The New York Islanders have made minimal significant changes on the ice this offseason. It’s off the ice where they have finally got some much-needed clarity.
Following Tuesday’s successful meeting of the Franchise Oversight Board in Albany, the Isles and New York Arena Partners (NYAP) have crossed through all the avenues needed to officially get work started on their future permanent home and overall redevelopment of the Belmont Park property. Some prep work has already begun at the site yesterday according to horseraceinsider.com’s Mark Berner. And all that’s left is dotting the T’s and crossing the I’s — signing of the lease and permits — according to Newsday’s Jim Baumbach.
Islanders ownership — Jon Ledecky and Scott Malkin — with the assistance of former team owner, the late Charles Wang, first hatched the plan for a new arena at Belmont just over three years ago. It came amid rumblings that the team’s current home, Brooklyn’s Barclays Center, was looking for a way to get out of the 25-year “ironclad” deal they agreed to with the organization. Wang signed that contract in September 2012 after two failed attempts to secure the franchise an arena in Nassau County — the Lighthouse Project and Referendum Project. Moving the team to Brooklyn ended up being Wang’s last-ditch attempt to keep the team from moving out of the New York area.
The Islanders moved into Barclays before the start of the 2015-16 season and have had an up-and-down — mostly down — relationship, despite more modern amenities. Fans and players have voiced their displeasures for years that the building has never felt like their own.
“It’s a hockey arena here,” said Islander fan Peter Rotolo to the Associated Press’ Vin Cherwoo back in January at Nassau Coliseum. “Barclays is like, the sightlines are terrible, the seats are terrible. It’s a beautiful arena, but it’s a basketball arena and a concert arena. It never was made for hockey.”
In December 2017, Ledecky and Malkin were awarded the rights to build the team’s future home and the surrounding areas by Governor Cuomo. A sigh of relief and a jolt of excitement could be felt throughout the organization and fan base. The moment was also a monumental victory for a franchise that for two-plus decades their arena situation was handled like a political football, screamed uncertainty and was the punchline of many jokes.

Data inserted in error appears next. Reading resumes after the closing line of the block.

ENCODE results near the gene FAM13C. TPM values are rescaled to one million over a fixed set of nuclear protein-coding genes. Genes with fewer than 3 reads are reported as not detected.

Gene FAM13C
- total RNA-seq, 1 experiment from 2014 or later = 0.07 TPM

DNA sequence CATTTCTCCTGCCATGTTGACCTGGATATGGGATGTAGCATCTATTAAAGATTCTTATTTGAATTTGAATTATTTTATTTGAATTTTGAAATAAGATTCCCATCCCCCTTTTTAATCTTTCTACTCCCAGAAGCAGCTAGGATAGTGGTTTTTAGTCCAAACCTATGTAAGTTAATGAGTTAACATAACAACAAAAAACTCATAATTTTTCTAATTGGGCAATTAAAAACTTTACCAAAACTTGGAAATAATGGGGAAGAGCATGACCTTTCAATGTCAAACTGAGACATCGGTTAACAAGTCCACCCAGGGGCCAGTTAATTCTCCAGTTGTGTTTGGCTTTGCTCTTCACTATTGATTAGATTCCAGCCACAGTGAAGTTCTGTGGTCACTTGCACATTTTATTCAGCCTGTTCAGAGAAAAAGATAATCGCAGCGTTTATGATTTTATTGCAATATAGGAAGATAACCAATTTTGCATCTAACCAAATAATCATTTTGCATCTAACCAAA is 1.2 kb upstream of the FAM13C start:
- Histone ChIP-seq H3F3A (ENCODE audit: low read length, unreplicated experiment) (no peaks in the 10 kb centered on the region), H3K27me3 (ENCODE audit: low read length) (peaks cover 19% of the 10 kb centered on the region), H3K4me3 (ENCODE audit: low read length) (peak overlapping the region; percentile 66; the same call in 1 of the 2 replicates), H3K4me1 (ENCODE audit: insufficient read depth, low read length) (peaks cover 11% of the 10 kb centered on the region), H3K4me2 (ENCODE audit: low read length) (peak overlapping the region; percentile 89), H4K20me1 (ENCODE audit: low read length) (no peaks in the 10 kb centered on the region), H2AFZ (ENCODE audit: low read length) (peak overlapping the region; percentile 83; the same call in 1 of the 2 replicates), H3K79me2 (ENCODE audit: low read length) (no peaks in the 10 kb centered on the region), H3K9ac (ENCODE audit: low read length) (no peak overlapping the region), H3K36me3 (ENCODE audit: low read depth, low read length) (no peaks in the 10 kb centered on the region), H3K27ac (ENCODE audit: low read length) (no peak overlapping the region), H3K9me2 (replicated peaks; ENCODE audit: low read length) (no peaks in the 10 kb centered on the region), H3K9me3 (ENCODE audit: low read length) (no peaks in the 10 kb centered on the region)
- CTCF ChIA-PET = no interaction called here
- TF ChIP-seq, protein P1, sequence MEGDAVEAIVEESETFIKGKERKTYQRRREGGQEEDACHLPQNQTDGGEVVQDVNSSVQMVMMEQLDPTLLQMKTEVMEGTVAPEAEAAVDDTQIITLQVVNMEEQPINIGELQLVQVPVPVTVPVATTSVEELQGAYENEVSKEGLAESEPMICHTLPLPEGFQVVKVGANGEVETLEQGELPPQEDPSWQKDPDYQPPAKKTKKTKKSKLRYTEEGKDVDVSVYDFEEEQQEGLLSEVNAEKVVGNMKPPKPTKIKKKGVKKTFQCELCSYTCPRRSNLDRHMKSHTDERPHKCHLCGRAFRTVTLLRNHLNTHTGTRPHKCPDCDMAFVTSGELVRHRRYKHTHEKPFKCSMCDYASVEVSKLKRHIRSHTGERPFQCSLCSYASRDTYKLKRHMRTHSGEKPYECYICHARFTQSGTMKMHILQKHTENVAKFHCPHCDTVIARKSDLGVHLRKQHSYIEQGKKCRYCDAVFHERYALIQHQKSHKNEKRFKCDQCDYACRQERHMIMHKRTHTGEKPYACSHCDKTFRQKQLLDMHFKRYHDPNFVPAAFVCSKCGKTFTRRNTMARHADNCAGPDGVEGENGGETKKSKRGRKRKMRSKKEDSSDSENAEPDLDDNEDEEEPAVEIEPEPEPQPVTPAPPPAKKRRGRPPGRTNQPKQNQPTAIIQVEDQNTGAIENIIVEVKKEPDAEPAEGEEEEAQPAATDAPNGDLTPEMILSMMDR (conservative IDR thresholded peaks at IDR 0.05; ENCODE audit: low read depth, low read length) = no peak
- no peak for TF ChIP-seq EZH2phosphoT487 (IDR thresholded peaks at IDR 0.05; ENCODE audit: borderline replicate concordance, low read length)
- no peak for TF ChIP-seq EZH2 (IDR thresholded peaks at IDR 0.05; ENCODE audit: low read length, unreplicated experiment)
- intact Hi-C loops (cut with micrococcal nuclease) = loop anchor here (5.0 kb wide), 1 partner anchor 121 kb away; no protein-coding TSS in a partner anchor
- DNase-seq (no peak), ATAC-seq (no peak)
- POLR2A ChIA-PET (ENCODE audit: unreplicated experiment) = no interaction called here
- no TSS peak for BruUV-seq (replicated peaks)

That brings us today, and while everything left regarding the process is a formality at this point, there’s already been a major shift for the franchise moving forward.
The fans can finally take a deep breath.
Isles fans have been clamoring for the team to have a new building for what seems like forever. With the work now underway, no longer do those fans — and there is still a small portion who won’t believe the building is happening until a shovel is in the ground — have to feel that angst they’ve been accustomed to when it involves the organization’s future long term. Ownership has never wavered in their belief that this project wouldn’t come to fruition and they’ve been engaging and forthcoming with the fans since the start. The team’s next generation of fans will now have a beautiful arena to call their own, not playing second-fiddle to another tenant. They’ll also have a place that they feel welcomed in and is a representation of them and all their passion and dedication.
The players, both current and future, now have an affirmation of where they’ll be playing.
Even though the building is not set to open until the 2021-22 season, the back-and-forth between Uniondale and Brooklyn will become a distant memory. There won’t need to be any more discussion or quotes about having to play in one building instead of the other and having to create their own atmosphere and home-ice advantage. And there also won’t be any more need for players to turn a blind eye to the organization.
That takes us to our last point — The Islanders become a destination.
Perhaps the news of Belmont becoming reality shortly is no more crucial than for the reason above. Once that shovel is in the ground, the Islanders instantly take a huge leap forward in being able to sell both the franchise and Long Island as the place to be. For the longest time, many experts and critics have claimed that the organization has never been an attractive place for free agents and trade acquisitions, even though most players that do come here fall in love with the area. As the arena is constructed and when it’s finally finished, general manager Lou Lamoriello, head coach Barry Trotz and ownership will now have a reason, and vice versa, for those players to want to play for the organization.
There hasn’t been this much excitement about the Isles in a long time.
Aside from Lamoriello and Trotz taking hold of the organization and the team’s unprecedented 103-point season last year, the days of winning and sunshine have been few and far between. But having confirmation that a new building will rise soon means that the times are drastically changing for the franchise.
The Islanders have a home. Next stop: Belmont.
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